As an industry leader and technology innovator in front-load laundry, we appreciate the opportunity to set the record straight on this industry issue.
Statement from GE
While we cannot comment on pending litigation, GE stands behind its laundry products. As with all of our products, if a consumer experiences a problem, we will work to remedy their issue. In general, to avoid mildew issues, follow the particular product’s use and care instructions. In front-load washing machines, manufacturers recommend that consumers (1) use only the recommended amount of high-efficiency detergent; (2) leave the door slightly open when the machine is not in use; and (3) and once a month, run a cycle to clean the inside of your washer.
Additionally, it is always a good practice to not leave wet clothes in the washer for an extended period of time.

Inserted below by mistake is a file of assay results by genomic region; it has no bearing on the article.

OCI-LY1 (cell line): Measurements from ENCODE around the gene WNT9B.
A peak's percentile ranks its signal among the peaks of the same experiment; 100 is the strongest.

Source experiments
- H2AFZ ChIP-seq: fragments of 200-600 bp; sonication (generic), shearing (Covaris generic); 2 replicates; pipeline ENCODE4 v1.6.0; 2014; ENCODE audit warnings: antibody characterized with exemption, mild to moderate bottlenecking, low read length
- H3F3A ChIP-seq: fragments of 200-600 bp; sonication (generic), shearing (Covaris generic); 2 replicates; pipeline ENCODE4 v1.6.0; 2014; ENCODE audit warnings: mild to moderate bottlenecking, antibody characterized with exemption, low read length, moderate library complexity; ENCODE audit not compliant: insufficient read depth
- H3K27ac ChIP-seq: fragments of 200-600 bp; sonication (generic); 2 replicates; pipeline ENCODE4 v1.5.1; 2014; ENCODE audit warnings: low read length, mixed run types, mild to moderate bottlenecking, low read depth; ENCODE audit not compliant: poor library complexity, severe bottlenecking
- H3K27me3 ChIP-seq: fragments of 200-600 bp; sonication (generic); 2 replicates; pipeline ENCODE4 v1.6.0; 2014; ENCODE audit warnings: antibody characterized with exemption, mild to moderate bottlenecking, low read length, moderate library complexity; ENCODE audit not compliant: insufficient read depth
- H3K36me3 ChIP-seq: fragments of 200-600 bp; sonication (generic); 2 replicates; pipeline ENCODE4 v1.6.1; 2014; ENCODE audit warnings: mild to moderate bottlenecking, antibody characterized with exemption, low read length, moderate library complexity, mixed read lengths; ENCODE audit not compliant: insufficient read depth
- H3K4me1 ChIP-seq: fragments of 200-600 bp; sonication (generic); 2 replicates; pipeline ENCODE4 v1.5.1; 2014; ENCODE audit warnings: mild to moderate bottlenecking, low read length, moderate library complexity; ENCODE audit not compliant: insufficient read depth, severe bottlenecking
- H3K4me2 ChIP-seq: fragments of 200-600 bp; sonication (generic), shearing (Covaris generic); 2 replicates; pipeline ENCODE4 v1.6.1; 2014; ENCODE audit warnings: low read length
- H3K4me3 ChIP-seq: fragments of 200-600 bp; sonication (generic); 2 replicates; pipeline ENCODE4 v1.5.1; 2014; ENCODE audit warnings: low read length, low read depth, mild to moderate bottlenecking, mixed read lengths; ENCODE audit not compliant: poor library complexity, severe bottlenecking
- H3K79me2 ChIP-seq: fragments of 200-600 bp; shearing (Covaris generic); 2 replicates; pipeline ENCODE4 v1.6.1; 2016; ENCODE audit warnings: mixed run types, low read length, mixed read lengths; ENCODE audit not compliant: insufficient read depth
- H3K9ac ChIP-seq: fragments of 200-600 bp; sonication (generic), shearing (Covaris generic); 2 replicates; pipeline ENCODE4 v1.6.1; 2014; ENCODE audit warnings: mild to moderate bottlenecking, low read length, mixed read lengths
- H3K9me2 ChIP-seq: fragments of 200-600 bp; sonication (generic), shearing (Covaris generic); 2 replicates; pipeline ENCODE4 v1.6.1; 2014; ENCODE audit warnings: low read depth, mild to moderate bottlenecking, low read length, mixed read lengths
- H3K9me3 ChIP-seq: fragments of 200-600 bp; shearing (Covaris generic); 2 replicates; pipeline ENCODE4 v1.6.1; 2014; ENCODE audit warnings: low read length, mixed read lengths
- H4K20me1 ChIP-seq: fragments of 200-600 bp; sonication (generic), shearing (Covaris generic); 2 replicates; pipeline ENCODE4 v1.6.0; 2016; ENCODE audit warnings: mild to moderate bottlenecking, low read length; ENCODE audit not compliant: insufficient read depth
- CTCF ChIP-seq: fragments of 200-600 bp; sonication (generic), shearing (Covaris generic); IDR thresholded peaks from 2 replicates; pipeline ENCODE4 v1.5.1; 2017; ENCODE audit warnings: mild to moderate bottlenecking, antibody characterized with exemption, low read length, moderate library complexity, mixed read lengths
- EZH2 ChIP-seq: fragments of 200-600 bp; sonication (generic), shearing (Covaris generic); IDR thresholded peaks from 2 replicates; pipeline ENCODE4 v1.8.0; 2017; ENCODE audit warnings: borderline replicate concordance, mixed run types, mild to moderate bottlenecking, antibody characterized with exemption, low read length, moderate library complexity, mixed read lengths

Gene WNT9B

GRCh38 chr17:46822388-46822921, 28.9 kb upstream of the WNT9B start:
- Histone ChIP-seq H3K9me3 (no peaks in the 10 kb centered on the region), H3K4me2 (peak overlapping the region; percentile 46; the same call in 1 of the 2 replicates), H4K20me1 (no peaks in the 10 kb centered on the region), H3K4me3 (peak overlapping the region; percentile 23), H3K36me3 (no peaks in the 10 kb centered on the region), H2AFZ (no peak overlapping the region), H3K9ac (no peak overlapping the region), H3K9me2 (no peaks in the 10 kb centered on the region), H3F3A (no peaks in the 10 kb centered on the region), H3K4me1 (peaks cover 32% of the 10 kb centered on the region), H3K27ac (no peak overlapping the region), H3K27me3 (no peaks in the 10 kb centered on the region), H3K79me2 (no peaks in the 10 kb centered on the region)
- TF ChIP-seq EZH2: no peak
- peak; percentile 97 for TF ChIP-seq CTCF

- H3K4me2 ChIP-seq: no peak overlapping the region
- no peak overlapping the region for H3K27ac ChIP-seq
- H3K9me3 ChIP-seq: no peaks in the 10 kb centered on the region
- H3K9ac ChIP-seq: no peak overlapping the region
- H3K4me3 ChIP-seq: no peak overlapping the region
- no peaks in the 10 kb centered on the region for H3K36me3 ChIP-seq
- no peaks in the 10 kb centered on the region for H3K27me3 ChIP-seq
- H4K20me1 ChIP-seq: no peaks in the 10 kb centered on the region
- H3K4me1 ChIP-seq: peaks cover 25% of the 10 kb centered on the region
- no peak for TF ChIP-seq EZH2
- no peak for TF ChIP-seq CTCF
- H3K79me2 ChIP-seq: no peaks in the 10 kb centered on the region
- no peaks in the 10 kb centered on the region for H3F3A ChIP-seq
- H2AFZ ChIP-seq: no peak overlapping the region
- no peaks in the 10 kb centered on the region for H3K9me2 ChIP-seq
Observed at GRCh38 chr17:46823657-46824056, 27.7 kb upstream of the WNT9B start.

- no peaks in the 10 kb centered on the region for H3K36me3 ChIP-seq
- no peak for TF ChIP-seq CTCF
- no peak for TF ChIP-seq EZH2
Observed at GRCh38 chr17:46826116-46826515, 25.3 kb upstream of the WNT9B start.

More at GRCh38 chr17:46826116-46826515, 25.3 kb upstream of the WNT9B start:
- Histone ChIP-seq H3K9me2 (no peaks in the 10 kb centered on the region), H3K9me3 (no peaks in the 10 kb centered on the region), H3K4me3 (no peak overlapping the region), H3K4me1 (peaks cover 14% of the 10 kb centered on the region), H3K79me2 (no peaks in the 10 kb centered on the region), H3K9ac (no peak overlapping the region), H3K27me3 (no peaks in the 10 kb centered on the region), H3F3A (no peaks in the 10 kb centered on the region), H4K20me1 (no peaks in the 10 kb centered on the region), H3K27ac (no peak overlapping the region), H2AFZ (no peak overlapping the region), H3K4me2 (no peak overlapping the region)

Of course the manufacturers PR departments try to spin this into a "we've got tech that makes us better" or "we make the best machines" type of thing but, even when you get past that the advice is largely the same from them all.
To an extent they are also probably laying the foundations to kick any future similar suits into touch before they even get off the ground. And, rightly so as our take is that this is nothing new at all and will invariably come down to use, not a problem with the machines themselves. A system that allows people to make a claim against manufacturers for their own poor use of said manufacturers product/s is, flawed.
So in short, pretty much every front loading washing machine can have these “problems” and the manufacturers in broad terms at least along with us and others in teh industry, are all issuing the same guidance on how to avoid it. And, it’s only a minority of people that have any problems.
What do you think that tells us?